Transfer Learning in Natural Language Processing through Interactive Feedback

dc.contributor.advisorBoyd-Graber, Jordanen_US
dc.contributor.authorYuan, Michelleen_US
dc.contributor.departmentComputer Scienceen_US
dc.contributor.publisherDigital Repository at the University of Marylanden_US
dc.contributor.publisherUniversity of Maryland (College Park, Md.)en_US
dc.description.abstractMachine learning models cannot easily adapt to new domains and applications. This drawback becomes detrimental for natural language processing (NLP) because language is perpetually changing. Across disciplines and languages, there are noticeable differences in content, grammar, and vocabulary. To overcome these shifts, recent NLP breakthroughs focus on transfer learning. Through clever optimization and engineering, a model can successfully adapt to a new domain or task. However, these modifications are still computationally inefficient or resource-intensive. Compared to machines, humans are more capable at generalizing knowledge across different situations, especially in low-resource ones. Therefore, the research on transfer learning should carefully consider how the user interacts with the model. The goal of this dissertation is to investigate “human-in-the-loop” approaches for transfer learning in NLP. First, we design annotation frameworks for inductive transfer learning, which is the transfer of models across tasks. We create an interactive topic modeling system for users to find topics useful for classifying documents in multiple languages. The user-constructed topic model bridges improves classification accuracy and bridges cross-lingual gaps in knowledge. Next, we look at popular language models, like BERT, that can be applied to various tasks. While these models are useful, they still require a large amount of labeled data to learn a new task. To reduce labeling, we develop an active learning strategy which samples documents that surprise the language model. Users only need to annotate a small subset of these unexpected documents to adapt the language model for text classification. Then, we transition to user interaction in transductive transfer learning, which is the transfer of models across domains. We focus our efforts on low-resource languages to develop an interactive system for word embeddings. In this approach, the feedback from bilingual speakers refines the cross-lingual embedding space for classification tasks. Subsequently, we look at domain shift for tasks beyond text classification. Coreference resolution is fundamental for NLP applications, like question-answering and dialogue, but the models are typically trained and evaluated on one dataset. We use active learning to find spans of text in the new domain for users to label. Furthermore, we provide important insights on annotating spans for domain adaptation. Finally, we summarize the contributions of each chapter. We focus on aspects like the scope of applications and model complexity. We conclude with a discussion of future directions. Researchers may extend the ideas in our thesis to topics like user-centric active learning and proactive learning.en_US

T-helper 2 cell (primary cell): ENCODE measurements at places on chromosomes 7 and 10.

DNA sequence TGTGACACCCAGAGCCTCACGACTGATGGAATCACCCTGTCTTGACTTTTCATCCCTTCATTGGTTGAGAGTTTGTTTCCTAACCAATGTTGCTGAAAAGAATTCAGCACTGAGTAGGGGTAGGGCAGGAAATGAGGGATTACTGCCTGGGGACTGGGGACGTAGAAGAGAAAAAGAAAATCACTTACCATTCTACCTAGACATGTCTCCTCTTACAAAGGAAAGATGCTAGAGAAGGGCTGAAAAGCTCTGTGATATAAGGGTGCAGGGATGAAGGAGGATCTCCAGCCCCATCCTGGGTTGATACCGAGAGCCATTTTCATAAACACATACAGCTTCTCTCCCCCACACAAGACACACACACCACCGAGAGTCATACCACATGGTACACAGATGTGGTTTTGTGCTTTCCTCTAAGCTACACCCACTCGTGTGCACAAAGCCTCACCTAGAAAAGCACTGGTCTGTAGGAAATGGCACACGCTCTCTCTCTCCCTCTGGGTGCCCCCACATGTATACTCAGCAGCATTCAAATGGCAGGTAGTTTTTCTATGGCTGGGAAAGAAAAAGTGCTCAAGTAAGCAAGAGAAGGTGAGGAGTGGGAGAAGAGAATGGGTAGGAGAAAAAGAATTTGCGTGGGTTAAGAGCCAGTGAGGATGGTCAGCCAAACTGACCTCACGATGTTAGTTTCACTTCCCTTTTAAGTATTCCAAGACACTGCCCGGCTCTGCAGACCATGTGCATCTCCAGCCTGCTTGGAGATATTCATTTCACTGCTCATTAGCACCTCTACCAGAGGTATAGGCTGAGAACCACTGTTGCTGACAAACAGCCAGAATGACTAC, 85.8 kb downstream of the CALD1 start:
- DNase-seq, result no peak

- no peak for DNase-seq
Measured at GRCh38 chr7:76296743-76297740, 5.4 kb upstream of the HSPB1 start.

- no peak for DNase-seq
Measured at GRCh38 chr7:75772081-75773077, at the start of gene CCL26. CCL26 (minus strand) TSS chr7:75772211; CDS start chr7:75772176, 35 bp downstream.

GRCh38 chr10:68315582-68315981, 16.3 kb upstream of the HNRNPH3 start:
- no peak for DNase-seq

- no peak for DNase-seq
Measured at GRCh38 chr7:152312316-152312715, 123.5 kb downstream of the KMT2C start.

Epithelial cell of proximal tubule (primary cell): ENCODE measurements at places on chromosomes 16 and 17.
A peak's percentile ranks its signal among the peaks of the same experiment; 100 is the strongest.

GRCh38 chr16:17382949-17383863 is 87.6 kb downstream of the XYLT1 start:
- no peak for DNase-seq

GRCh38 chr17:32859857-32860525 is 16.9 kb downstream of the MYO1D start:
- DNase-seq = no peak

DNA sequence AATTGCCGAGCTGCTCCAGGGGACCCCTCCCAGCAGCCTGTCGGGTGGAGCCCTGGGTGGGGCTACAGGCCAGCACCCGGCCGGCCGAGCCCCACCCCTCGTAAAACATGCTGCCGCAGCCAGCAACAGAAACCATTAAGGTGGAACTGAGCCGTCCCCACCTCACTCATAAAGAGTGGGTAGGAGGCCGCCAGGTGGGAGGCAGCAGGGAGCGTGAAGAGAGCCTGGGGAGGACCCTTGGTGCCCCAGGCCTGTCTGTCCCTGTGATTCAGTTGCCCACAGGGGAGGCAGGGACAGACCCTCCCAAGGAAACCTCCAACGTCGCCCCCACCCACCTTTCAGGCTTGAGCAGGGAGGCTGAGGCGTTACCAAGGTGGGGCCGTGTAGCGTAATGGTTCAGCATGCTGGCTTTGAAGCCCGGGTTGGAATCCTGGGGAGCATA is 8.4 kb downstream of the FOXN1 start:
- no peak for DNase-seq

dc.subject.pqcontrolledArtificial intelligenceen_US
dc.subject.pqcontrolledComputer scienceen_US
dc.subject.pquncontrolledartificial intelligenceen_US
dc.subject.pquncontrolledmachine learningen_US
dc.subject.pquncontrollednatural language processingen_US
dc.titleTransfer Learning in Natural Language Processing through Interactive Feedbacken_US


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